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Re: In the correctly worked addition problem above, A, B, C, D [#permalink]

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05 Jul 2015, 23:55
karthikv606 wrote:
Hi, Why cant it be AD =56; BD =76; CD =96 and EFG =218

In this case the sum is E+F+G = 11 only.

56 + 76 + 96 = 228, not 218 and in this case E and F are not distinct.
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Re: In the correctly worked addition problem above, A, B, C, D [#permalink]

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06 Jul 2015, 20:35
Another version of the same numbers could be
16 +36 + 56 = 108 => 9

Bunuel wrote:
In the correctly worked addition problem above, A, B, C, D, E, F, and G are distinct digits. What is the sum of E, F, and G ?

BD
CD
---
EFG

Notice that E can be only 1 or 2 (no sum of 3 two-digit numbers can give number more than 297).

(1) A, B, and C are consecutive odd integers. 3 cases are possible:

(i) A, B, and C are 1, 3, and 5 (it doesn't matter which is which) --> 1+3+5=9 then E (hundreds digit) can only be 1, which is not possible since we are told that the digits are distinct and we already have 1 (A, B, or C);

(ii) A, B, and C are 3, 5, and 7 (it doesn't matter which is which) --> 3+5+7=15 then E (hundreds digit) can only be 1. So, D can be 0, 2, 4, 6, 8, or 9. After trial and error we can get that only D=4 will give all distinct digits:
34
54
74
---
162

E+F+G=9.

(iii) A, B, and C are 5, 7, and 9 (it doesn't matter which is which) --> 5+7+9=21 then E (hundreds digit) can only be 2. So, D can be 1, 3, 4, 6, or 8. After trial and error we can get that only D=8 will give all distinct digits:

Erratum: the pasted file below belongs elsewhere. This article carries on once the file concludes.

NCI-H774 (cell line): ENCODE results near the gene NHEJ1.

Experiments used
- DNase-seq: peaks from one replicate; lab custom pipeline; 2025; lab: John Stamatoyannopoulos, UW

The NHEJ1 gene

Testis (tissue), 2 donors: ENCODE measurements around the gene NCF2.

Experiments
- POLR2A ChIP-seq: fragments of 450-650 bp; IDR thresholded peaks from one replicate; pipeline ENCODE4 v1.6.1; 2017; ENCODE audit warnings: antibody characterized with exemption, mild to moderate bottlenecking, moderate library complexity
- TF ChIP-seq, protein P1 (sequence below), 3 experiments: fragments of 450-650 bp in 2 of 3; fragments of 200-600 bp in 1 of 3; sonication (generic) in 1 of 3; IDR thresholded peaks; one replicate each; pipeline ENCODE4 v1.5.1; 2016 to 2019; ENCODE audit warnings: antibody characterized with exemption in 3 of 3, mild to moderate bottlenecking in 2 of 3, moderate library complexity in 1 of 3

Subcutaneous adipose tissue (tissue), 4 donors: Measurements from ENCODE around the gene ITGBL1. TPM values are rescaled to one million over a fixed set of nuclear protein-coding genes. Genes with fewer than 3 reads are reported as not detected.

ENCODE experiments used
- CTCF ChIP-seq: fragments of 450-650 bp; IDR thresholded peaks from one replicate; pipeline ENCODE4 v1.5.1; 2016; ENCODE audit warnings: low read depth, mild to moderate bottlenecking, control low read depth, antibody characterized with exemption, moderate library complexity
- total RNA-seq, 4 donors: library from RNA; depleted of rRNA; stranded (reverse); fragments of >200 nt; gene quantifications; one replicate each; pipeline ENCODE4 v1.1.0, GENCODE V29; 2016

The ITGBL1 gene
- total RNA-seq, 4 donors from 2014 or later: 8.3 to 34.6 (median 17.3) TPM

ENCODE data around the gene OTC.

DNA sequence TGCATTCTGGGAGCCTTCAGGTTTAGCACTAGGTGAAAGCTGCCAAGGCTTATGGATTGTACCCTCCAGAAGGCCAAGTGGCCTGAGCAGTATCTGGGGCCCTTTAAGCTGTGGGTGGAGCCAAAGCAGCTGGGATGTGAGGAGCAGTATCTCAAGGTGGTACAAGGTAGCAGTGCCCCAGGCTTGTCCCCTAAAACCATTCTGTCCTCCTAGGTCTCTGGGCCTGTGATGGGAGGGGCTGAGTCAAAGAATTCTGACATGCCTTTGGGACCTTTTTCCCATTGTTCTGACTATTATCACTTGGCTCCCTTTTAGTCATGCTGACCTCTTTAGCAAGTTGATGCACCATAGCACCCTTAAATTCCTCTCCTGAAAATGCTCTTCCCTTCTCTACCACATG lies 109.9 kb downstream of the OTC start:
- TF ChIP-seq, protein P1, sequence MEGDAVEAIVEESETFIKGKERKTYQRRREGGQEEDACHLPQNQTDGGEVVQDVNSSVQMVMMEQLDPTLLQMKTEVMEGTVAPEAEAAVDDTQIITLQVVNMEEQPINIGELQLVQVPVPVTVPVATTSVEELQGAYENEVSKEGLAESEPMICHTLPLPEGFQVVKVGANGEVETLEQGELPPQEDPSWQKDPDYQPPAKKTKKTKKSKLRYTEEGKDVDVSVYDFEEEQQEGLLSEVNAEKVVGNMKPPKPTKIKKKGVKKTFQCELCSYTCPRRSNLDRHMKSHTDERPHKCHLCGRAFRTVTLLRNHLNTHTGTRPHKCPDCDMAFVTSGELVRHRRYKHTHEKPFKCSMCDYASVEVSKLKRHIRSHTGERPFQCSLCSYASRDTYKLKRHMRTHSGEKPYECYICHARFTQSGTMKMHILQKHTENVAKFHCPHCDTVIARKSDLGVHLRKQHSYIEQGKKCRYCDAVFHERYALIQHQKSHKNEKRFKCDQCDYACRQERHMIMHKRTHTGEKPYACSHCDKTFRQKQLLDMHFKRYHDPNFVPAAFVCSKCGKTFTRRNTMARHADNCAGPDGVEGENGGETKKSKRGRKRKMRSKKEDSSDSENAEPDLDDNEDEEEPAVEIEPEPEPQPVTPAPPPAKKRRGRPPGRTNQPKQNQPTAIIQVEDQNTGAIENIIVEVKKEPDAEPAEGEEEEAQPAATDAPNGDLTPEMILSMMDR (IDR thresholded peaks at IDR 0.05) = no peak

58
78
98
---
234

E+F+G=9.

So, as you can see in both valid cases (ii and iii) the sum of E, F, and G is 9. Sufficient.

(2) E = 2. After some trial and error you can find that several numbers can be found which will give different values for the sum of E, F, and G, for example: 58+78+98=234 and 38+78+98=214. Not sufficient.

P.S. Though not very hard this question is not likely to appear on the GMAT because of long and boring math.
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Re: In the correctly worked addition problem above, A, B, C, D [#permalink]

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07 Jul 2015, 00:07
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kelvind13 wrote:
Another version of the same numbers could be
16 +36 + 56 = 108 => 9

Bunuel wrote:
In the correctly worked addition problem above, A, B, C, D, E, F, and G are distinct digits. What is the sum of E, F, and G ?

BD
CD
---
EFG

Notice that E can be only 1 or 2 (no sum of 3 two-digit numbers can give number more than 297).

(1) A, B, and C are consecutive odd integers. 3 cases are possible: